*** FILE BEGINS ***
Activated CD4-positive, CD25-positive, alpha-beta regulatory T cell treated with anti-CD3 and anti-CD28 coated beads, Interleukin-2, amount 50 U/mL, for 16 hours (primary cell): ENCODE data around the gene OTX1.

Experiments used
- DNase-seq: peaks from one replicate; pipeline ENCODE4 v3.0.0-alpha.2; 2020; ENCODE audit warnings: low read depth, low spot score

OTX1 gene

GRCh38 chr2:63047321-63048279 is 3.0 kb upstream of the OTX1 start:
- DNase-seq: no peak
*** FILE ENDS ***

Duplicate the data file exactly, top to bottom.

Activated CD4-positive, CD25-positive, alpha-beta regulatory T cell treated with anti-CD3 and anti-CD28 coated beads, Interleukin-2, amount 50 U/mL, for 16 hours (primary cell): ENCODE data around the gene OTX1.

Experiments used
- DNase-seq: peaks from one replicate; pipeline ENCODE4 v3.0.0-alpha.2; 2020; ENCODE audit warnings: low read depth, low spot score

OTX1 gene

GRCh38 chr2:63047321-63048279 is 3.0 kb upstream of the OTX1 start:
- DNase-seq: no peak